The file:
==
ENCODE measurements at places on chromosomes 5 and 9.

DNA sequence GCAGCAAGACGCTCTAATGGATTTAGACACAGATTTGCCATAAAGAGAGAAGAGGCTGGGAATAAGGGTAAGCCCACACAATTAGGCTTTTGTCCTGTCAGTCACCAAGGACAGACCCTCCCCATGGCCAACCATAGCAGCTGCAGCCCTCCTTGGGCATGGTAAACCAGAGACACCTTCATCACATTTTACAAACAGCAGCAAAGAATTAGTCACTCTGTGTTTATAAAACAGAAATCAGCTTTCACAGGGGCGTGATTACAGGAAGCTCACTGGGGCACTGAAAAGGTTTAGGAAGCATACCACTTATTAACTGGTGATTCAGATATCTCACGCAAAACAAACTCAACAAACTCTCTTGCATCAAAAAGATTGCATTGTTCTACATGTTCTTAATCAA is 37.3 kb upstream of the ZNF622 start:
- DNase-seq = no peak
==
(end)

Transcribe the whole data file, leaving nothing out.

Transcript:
ENCODE measurements at places on chromosomes 5 and 9.

DNA sequence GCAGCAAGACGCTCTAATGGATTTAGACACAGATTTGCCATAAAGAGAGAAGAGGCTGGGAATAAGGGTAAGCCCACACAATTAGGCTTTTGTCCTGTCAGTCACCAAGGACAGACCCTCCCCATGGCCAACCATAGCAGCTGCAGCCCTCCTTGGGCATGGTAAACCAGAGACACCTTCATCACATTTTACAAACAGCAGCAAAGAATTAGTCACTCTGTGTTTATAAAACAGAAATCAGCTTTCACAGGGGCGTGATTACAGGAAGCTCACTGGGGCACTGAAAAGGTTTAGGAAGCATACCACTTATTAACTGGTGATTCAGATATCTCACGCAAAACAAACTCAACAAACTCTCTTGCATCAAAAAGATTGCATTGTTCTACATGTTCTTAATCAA is 37.3 kb upstream of the ZNF622 start:
- DNase-seq = no peak